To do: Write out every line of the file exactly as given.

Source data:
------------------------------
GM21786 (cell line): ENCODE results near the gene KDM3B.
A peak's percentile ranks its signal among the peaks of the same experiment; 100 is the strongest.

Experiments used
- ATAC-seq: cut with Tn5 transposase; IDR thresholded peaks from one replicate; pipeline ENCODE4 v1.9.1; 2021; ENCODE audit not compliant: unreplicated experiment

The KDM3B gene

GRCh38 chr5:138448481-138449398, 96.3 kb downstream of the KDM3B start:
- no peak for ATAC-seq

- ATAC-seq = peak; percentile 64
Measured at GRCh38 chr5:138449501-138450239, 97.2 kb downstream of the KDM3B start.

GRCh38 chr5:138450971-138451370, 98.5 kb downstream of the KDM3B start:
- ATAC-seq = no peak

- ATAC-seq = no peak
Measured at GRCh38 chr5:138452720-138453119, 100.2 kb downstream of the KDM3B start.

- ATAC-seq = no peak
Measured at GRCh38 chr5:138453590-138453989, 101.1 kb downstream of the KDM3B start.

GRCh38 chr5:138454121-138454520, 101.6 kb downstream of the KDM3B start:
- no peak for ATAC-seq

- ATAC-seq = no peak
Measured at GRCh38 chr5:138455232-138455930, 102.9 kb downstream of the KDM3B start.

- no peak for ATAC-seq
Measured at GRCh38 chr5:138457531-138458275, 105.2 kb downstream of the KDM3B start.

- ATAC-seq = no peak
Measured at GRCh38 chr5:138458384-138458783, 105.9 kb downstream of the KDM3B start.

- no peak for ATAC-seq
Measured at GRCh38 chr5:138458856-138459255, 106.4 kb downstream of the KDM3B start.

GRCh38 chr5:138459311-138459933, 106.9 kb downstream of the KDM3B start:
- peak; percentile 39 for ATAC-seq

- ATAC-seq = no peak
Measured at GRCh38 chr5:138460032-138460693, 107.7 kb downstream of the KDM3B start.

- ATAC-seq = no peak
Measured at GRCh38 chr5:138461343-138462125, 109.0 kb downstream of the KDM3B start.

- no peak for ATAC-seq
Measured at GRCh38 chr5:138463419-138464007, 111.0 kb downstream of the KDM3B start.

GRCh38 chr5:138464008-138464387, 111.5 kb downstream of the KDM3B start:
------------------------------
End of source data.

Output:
GM21786 (cell line): ENCODE results near the gene KDM3B.
A peak's percentile ranks its signal among the peaks of the same experiment; 100 is the strongest.

Experiments used
- ATAC-seq: cut with Tn5 transposase; IDR thresholded peaks from one replicate; pipeline ENCODE4 v1.9.1; 2021; ENCODE audit not compliant: unreplicated experiment

The KDM3B gene

GRCh38 chr5:138448481-138449398, 96.3 kb downstream of the KDM3B start:
- no peak for ATAC-seq

- ATAC-seq = peak; percentile 64
Measured at GRCh38 chr5:138449501-138450239, 97.2 kb downstream of the KDM3B start.

GRCh38 chr5:138450971-138451370, 98.5 kb downstream of the KDM3B start:
- ATAC-seq = no peak

- ATAC-seq = no peak
Measured at GRCh38 chr5:138452720-138453119, 100.2 kb downstream of the KDM3B start.

- ATAC-seq = no peak
Measured at GRCh38 chr5:138453590-138453989, 101.1 kb downstream of the KDM3B start.

GRCh38 chr5:138454121-138454520, 101.6 kb downstream of the KDM3B start:
- no peak for ATAC-seq

- ATAC-seq = no peak
Measured at GRCh38 chr5:138455232-138455930, 102.9 kb downstream of the KDM3B start.

- no peak for ATAC-seq
Measured at GRCh38 chr5:138457531-138458275, 105.2 kb downstream of the KDM3B start.

- ATAC-seq = no peak
Measured at GRCh38 chr5:138458384-138458783, 105.9 kb downstream of the KDM3B start.

- no peak for ATAC-seq
Measured at GRCh38 chr5:138458856-138459255, 106.4 kb downstream of the KDM3B start.

GRCh38 chr5:138459311-138459933, 106.9 kb downstream of the KDM3B start:
- peak; percentile 39 for ATAC-seq

- ATAC-seq = no peak
Measured at GRCh38 chr5:138460032-138460693, 107.7 kb downstream of the KDM3B start.

- ATAC-seq = no peak
Measured at GRCh38 chr5:138461343-138462125, 109.0 kb downstream of the KDM3B start.

- no peak for ATAC-seq
Measured at GRCh38 chr5:138463419-138464007, 111.0 kb downstream of the KDM3B start.

GRCh38 chr5:138464008-138464387, 111.5 kb downstream of the KDM3B start: